Data is the new oil, and like oil it needs to be refined before it can be used. Business Intelligence software is the right tool to put data in context when and where it’s needed.
With the flood of products competing for attention, though, even the sharpest executives can fall prey to options paralysis.
Below are the best tools for handling data in every department.
Chief Information Officers (CIOs) are responsible for creating business value through technology.
They make data actionable and translate it for their organization’s specific information requirements.
CIOs need tools that cover as many BI functions as possible to limit operational complexity.
Sisense is a comprehensive BI solution that collects data from a wide collection of sources, stores it in one place, allows for intense analysis and customized visualization of results, and makes it easy to share data within an organization.
Sisense is popular with CIOs for several reasons. It provides real time data analysis with a single point of truth.
The software is simple enough for non-technicians to operate.
System Administrators can customize dashboards for different needs and access levels. Sisense connects with most data storage platform and can import data quickly.
Sisense shines as a BI multi-tool, covering most functions a CIO would need.
Here's a breakdown of standard BI needs and the percent Sisense can handle:
In all of these areas Sisense surpases the industry average coverage ratios.
There are two main drawbacks, however. Sisense has limited workflow options. Admins can customize individual dashboards, but sharing them with subordinate users is difficult.
Sisense also has slightly reduced support options, covering 6% fewer support functions than comparable software.
Chief Marketing Officers (CMO) track data to ensure marketing priorities are aligned with larger organizational goals.
They have a rainbow of responsibilities which translates into a wide range of potential technology choices like AdWords, HootSuite, HubSpot, and MailChimp.
That makes it hard to narrow down recommendations, but there is one tool commonly preferred by experienced CMOs.
One of the first SaaS CRM solutions, Salesforce has had time to mature into a dependable option for tracking and managing customer interactions. It offers marketing automation and lead nurturing tools, too.
Salesforce is quick to set up and runs in the cloud. Mobile versions for smartphones and tablets let employees work on the go while synchronizing their data across devices.
CMOs with special requirements will appreciate how customizable Salesforce is, with a variety of analytics widgets that can be configured however necessary and intuitive dashboards that provide real-time data.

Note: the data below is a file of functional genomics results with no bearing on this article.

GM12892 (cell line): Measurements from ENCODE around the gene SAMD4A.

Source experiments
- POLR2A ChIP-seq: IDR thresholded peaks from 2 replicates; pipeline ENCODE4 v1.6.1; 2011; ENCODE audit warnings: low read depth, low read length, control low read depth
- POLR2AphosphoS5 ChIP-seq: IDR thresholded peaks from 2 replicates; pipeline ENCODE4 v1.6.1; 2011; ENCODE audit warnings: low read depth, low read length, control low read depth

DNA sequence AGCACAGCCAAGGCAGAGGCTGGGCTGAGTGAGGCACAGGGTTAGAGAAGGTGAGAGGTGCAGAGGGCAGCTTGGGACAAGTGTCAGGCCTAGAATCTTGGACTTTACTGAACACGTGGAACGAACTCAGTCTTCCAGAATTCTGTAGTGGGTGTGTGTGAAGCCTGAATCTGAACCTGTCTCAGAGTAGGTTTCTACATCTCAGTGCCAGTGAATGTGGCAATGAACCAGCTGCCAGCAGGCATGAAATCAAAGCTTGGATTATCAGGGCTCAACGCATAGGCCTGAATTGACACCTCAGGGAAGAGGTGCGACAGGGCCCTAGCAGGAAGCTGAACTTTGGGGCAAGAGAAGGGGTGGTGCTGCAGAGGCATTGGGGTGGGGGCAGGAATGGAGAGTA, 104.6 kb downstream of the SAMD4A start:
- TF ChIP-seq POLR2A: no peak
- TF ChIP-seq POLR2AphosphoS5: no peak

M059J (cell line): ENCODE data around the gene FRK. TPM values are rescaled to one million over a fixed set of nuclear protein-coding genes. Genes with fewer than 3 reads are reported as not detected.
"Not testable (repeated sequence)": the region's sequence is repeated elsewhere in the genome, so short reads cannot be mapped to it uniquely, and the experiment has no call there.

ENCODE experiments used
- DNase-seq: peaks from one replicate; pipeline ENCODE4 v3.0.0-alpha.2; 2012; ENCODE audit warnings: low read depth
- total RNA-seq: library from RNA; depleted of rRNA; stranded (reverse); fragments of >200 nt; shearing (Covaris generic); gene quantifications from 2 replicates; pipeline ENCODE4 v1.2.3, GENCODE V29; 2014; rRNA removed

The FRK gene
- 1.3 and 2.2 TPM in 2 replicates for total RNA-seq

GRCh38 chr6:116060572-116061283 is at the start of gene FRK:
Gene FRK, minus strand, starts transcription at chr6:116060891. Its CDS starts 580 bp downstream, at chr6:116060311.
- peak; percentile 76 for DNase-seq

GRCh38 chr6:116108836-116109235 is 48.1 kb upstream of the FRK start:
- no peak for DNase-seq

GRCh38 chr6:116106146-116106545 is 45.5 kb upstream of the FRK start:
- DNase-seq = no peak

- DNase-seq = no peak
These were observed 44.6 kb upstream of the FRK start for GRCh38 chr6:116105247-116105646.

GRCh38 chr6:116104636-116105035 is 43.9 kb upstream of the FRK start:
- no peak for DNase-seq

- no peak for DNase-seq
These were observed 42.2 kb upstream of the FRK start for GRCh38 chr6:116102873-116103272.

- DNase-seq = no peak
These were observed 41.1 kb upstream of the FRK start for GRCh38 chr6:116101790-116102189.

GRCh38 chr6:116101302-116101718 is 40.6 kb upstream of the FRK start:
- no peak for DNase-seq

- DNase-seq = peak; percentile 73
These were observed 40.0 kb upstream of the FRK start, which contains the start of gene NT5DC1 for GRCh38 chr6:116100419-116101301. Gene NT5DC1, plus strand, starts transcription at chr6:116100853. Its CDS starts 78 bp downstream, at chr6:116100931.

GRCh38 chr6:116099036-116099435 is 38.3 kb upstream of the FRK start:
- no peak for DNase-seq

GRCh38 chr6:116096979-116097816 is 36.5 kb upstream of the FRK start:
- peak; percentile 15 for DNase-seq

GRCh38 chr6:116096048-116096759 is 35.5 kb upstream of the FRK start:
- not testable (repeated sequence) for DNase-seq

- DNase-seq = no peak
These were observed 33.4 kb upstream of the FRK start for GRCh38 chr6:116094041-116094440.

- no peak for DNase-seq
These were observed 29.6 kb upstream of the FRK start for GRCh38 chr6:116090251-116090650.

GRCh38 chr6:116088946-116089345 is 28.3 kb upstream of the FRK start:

Because of its maturity and established quality, most incoming sales team members will already be comfortable with Salesforce. Training costs are typically lower while adoption rates are high.
The downside of extreme customization is that it can get pricey. Charges for third-party widgets and extra features add up.
Salesforce can also be too complex for companies that don't have a high or steady volume of data to track.
It has to be mentioned that Salesforce’s tech support has a reputation for being hard to access.
There are third-party vendors who handle tech support for businesses that have trouble getting through to Salesforce.
The Chief Executive Officer (CEO) has oversight over the entire company’s operations. They need enough detail to make informed decisions without getting too bogged down to see “big picture” trends.
Recommendation: Microsoft Power BI
Power BI serves as a “front page” of the various analytical tools being used within a company.
It connects with the majority of analytics tools and databases being used today including Google products like Google Analytics, Microsoft products such as Excel, Azure SQL Database, Oracle, Salesforce, MailChimp, and more.
Programs that aren’t supported can be “bridged” to Power BI by a software developer.
Using these connections, Power BI facilitates data preparation tasks. It helps create and distribute reports throughout the organization.
Power BI’s impressive visualization tools offer a good selection of options for creating and customizing charts.
Power BI operates on a freemium model with plans that start as low as $10 per user. It has a large, active support community.
Because it’s backed by Microsoft, it receives consistent maintenance and upgrades.
The concern with Power BI is that while it’s easy to get started, it can be complex to master. There are so many features that deciding which to use for a specific purpose takes time.
It has trouble importing massive datasets, too, though users can get around that by migrating their data into an SQL server.
Finding The Right Tool For The Job
These are intended as broad-spectrum business intelligence tools that will assist most tasks within a department.
No one tool can do everything, and off the shelf software necessarily focuses on broad appeal rather than niche functions.
To get complete coverage, consider combining tools or building a custom app for more exacting requirements.
Business Intelligence separates major players from little league enterprise.
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